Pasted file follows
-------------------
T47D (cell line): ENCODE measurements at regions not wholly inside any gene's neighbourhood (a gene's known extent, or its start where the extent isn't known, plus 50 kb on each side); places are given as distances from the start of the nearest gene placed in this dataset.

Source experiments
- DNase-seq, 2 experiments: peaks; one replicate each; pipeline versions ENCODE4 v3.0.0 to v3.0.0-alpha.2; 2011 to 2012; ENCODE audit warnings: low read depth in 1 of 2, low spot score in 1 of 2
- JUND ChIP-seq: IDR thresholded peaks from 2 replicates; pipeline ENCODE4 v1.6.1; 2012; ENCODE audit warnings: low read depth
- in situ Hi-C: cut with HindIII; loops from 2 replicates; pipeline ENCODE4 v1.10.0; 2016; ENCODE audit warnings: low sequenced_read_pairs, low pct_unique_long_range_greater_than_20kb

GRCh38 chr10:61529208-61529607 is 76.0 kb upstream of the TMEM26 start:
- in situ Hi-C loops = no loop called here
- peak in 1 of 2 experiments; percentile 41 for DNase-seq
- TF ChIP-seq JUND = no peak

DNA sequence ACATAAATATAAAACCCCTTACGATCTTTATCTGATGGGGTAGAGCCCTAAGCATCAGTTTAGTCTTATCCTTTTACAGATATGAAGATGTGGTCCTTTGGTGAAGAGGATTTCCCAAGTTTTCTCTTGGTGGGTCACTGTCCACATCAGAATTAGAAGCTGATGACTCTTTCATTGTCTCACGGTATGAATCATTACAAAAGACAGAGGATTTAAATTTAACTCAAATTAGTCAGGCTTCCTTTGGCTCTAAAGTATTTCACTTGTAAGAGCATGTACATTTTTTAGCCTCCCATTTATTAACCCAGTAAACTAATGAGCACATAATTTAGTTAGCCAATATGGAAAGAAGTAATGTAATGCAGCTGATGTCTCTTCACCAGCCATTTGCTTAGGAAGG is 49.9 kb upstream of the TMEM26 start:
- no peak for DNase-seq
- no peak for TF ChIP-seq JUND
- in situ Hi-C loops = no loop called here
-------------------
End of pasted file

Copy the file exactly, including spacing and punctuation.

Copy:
T47D (cell line): ENCODE measurements at regions not wholly inside any gene's neighbourhood (a gene's known extent, or its start where the extent isn't known, plus 50 kb on each side); places are given as distances from the start of the nearest gene placed in this dataset.

Source experiments
- DNase-seq, 2 experiments: peaks; one replicate each; pipeline versions ENCODE4 v3.0.0 to v3.0.0-alpha.2; 2011 to 2012; ENCODE audit warnings: low read depth in 1 of 2, low spot score in 1 of 2
- JUND ChIP-seq: IDR thresholded peaks from 2 replicates; pipeline ENCODE4 v1.6.1; 2012; ENCODE audit warnings: low read depth
- in situ Hi-C: cut with HindIII; loops from 2 replicates; pipeline ENCODE4 v1.10.0; 2016; ENCODE audit warnings: low sequenced_read_pairs, low pct_unique_long_range_greater_than_20kb

GRCh38 chr10:61529208-61529607 is 76.0 kb upstream of the TMEM26 start:
- in situ Hi-C loops = no loop called here
- peak in 1 of 2 experiments; percentile 41 for DNase-seq
- TF ChIP-seq JUND = no peak

DNA sequence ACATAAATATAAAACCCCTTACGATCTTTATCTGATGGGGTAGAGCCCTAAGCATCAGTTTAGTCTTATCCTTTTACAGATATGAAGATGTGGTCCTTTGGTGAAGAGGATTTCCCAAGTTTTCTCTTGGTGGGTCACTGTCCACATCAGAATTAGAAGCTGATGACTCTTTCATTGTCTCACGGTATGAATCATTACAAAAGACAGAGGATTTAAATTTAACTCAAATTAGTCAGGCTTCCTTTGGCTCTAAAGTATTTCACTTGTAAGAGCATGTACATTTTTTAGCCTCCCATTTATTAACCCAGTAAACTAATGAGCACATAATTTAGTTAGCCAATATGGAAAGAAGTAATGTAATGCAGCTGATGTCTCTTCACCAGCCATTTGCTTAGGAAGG is 49.9 kb upstream of the TMEM26 start:
- no peak for DNase-seq
- no peak for TF ChIP-seq JUND
- in situ Hi-C loops = no loop called here